20. New and previously described dactylogyrid species (Monogenoidea: Polyonchoinea) and a gastrocotylinean pre-adult (Heteronchoinea) from pomacentrid and caesionid (Perciformes) fishes from Lizard Island, Great Barrier Reef, Australia.

    Science.gov (United States)

    Mendoza-Franco, Edgar F; Binning, Sandra A; Roche, Dominique G

    2017-09-26

    During a parasitological survey of perciform fishes from Lizard Island, Great Barrier Reef, Australia, we found the following gill monogenoidean species (Platyhelminthes): Euryhaliotrema lizardi n. sp. on Caesio caerulaurea Lacepède, 1801 (Caesionidae) (type host) and Haliotrema weberii n. sp. on Chromis weberi Fowler and Bean, 1928 (Pomacentridae) (type host), Chromis amboinensis (Bleeker, 1871), Chromis atripectoralis Welander and Schultz, 1951 and Caesio teres Seale, 1906. Euryhaliotrema lizardi n. sp. is characterized by having anchors with an elongated straight shaft and point as well as a vaginal canal with two loops before connecting to the seminal receptacle. Ha. weberii n. sp. is distinguished from other congeners by possessing a tubular male copulatory organ (MCO), partially straight. Two previously described dactylogyrids were also found: Haliotrematoides caesionis (Yamaguti, 1953) Kritsky, Yang and Sun 2009) on Caesio cuning (Bloch, 1791) and Ca. teres (new host record) and Haliotrematoides patellacirrus (Bychowsky and Nagibina, 1971) Kritsky, Yang and Sun 2009, on Ca. cuning (new host record). Finally, we provide the first report of a gastrocotylinean pre-adult on Ca. teres. We provide descriptions and illustrations of the new species and the gastrocotylinean pre-adult and include supplemental observations of Ht. caesionis and Ht. patellacirrus. The present findings expand the known spectrum of host species of Euryhaliotrema, Haliotrema and Haliotrematoides to include new caesionid and pomacentrid fishes.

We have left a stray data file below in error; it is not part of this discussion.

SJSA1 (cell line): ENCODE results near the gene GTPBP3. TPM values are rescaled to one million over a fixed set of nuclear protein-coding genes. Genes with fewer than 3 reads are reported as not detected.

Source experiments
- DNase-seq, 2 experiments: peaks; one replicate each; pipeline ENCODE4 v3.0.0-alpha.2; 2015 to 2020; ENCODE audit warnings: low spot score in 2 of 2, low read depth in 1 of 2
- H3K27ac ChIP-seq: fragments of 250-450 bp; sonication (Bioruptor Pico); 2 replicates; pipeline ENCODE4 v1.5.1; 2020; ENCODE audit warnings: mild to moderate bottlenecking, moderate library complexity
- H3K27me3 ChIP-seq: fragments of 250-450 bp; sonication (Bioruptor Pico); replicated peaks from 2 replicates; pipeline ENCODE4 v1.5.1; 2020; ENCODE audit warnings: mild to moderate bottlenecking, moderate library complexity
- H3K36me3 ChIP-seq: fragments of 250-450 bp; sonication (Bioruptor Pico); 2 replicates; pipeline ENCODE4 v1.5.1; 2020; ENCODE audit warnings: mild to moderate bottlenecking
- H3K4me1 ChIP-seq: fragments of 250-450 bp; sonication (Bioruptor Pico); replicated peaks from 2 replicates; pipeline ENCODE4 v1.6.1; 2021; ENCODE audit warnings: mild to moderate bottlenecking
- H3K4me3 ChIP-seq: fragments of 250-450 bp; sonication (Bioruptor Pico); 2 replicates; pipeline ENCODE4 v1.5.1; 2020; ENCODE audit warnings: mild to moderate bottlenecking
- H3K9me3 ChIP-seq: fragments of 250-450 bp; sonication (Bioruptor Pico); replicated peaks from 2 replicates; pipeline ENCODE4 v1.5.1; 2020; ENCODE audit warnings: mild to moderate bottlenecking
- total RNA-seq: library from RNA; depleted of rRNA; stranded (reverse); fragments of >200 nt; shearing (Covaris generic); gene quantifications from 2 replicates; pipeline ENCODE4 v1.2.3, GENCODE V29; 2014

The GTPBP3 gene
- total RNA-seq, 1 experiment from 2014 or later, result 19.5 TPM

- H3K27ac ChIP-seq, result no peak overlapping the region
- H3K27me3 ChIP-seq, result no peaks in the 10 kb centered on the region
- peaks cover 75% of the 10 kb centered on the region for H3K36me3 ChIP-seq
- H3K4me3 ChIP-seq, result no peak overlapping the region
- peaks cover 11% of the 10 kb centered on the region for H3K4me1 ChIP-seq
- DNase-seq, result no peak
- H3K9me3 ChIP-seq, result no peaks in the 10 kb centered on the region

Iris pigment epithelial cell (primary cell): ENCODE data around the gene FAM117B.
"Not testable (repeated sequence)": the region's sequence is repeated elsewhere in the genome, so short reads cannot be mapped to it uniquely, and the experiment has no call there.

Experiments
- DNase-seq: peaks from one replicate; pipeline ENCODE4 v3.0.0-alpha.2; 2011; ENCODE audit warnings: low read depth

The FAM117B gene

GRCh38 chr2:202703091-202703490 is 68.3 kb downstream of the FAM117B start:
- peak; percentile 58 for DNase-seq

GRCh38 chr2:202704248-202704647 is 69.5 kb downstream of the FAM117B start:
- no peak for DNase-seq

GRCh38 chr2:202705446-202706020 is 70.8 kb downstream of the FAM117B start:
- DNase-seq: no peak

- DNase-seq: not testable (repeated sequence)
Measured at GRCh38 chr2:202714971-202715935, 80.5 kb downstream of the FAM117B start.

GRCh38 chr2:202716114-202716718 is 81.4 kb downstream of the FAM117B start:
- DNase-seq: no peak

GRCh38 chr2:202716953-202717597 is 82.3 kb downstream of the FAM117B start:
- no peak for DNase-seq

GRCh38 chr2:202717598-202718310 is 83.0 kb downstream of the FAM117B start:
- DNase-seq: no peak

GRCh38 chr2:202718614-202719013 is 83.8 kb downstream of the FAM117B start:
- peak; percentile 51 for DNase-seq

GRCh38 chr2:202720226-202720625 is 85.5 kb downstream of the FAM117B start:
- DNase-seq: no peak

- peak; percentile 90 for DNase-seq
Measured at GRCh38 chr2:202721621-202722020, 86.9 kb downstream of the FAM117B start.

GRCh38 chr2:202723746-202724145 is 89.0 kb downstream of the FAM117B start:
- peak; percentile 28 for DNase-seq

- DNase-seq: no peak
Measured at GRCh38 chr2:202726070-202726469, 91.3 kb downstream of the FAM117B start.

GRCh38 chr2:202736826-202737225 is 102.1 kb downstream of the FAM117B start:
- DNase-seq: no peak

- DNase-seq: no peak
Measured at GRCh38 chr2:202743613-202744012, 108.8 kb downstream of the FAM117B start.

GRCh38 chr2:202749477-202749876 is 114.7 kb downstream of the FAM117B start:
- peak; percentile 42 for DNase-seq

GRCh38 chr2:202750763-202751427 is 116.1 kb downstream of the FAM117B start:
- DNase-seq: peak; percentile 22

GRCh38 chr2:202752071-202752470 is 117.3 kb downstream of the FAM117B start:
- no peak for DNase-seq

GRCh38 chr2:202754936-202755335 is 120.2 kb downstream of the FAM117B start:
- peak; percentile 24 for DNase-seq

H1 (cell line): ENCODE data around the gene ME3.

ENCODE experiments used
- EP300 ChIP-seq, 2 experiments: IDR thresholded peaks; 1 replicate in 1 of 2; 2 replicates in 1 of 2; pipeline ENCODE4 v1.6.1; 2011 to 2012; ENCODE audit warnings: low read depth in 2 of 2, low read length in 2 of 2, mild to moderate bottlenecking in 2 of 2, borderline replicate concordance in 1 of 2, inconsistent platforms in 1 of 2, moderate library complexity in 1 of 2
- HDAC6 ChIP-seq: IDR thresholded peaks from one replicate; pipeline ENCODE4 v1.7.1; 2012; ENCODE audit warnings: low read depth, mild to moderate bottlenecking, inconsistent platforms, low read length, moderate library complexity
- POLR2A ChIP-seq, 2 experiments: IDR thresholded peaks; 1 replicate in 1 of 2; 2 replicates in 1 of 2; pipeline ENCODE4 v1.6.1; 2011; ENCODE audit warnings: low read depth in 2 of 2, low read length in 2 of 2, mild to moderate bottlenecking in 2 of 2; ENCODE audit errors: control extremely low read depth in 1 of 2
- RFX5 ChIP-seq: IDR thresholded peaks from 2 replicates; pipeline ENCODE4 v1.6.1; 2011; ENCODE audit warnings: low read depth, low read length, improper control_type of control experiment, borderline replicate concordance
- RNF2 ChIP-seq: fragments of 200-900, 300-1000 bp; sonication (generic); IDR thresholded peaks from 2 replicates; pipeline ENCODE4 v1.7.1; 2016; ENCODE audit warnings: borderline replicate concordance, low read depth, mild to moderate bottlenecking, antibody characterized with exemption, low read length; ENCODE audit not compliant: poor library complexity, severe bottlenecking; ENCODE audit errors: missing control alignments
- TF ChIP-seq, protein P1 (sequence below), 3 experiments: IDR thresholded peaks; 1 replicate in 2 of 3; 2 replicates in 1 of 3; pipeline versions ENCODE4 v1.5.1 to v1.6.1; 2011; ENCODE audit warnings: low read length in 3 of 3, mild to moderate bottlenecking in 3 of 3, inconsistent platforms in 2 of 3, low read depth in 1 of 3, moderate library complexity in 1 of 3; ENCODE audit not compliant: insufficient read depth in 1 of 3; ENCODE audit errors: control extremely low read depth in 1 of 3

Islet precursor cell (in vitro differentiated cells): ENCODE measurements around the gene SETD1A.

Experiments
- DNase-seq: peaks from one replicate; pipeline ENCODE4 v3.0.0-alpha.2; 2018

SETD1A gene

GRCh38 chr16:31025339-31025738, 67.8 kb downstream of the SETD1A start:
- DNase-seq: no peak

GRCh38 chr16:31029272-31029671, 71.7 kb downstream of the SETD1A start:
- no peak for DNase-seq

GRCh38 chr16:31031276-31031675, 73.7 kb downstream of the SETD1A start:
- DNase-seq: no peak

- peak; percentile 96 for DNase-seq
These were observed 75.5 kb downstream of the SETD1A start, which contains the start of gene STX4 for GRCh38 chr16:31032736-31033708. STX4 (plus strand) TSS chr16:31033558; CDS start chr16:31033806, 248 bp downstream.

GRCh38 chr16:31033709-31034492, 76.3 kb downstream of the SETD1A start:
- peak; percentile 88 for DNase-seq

1. Floral development in the tribe Cedreleae (Meliaceae, sub-family Swietenioideae): Cedrela and Toona.

    Science.gov (United States)

    Gouvêa, Cantídio Fernando; Dornelas, Marcelo Carnier; Rodriguez, Adriana Pinheiro Martinelli

    2008-01-01

    Floral development of Cedrela and Toona, the genera comprising the basal tribe Cedreleae of the sub-family Swietenioideae of Meliaceae, is described. The focus was on three endangered, ecologically and economically important species: Cedrela fissilis, Cedrela odorata and Toona ciliata. The aims of the study were to characterize the patterns of floral development in the tribe and to establish apomorphic and plesiomorphic floral characters in relation to other taxa within the family based on the current molecular phylogeny of Meliaceae. A detailed floral structural and developmental study was completed using both scanning electron microscopy and visualization of microtome sections with a light microscope. Twelve floral developmental stages were identified. The initial development of the pentamerous flowers of both Toona and Cedrela is strikingly similar. The morphological differences observed between them are due to differential patterns of organ elongation and adnation/connation occurring late in development. Additionally, the formation of functionally male and female flowers was found to occur at specific positions within the inflorescence. Due to the basal position of the tribe Cedreleae in the phylogeny of Meliaceae, functionally either male or female pentamerous flowers and the presence of (at least partially) free stamens may be considered plesiomorphic traits within the family. In contrast, sympetaly and the absence of nectaries in Cedrela species are synapomorphies.

  2. Lower Brule Sioux Tribe Wind-Pump Storage Feasibility Study Project

    Energy Technology Data Exchange (ETDEWEB)

    Shawn A. LaRoche; Tracey LeBeau; Innovation Investments, LLC

    2007-04-20

    The Lower Brule Sioux Tribe is a federally recognized Indian tribe organized pursuant to the 1934 Wheeler-Howard Act (“Indian Reorganization Act”). The Lower Brule Sioux Indian Reservation lies along the west bank of Lake Francis Case and Lake Sharpe, which were created by the Fort Randall and Big Bend dams of the Missouri River pursuant to the Pick Sloan Act. The grid accessible at the Big Bend Dam facility operated by the U.S. Army Corps of Engineers is less than one mile of the wind farm contemplated by the Tribe in this response. The low-head hydroelectric turbines further being studied would be placed below the dam and would be turned by the water released from the dam itself. The riverbed at this place is within the exterior boundaries of the reservation. The low-head turbines in the tailrace would be evaluated to determine if enough renewable energy could be developed to pump water to a reservoir 500 feet above the river.

  3. Floral Development in the Tribe Cedreleae (Meliaceae, Sub-family Swietenioideae): Cedrela and Toona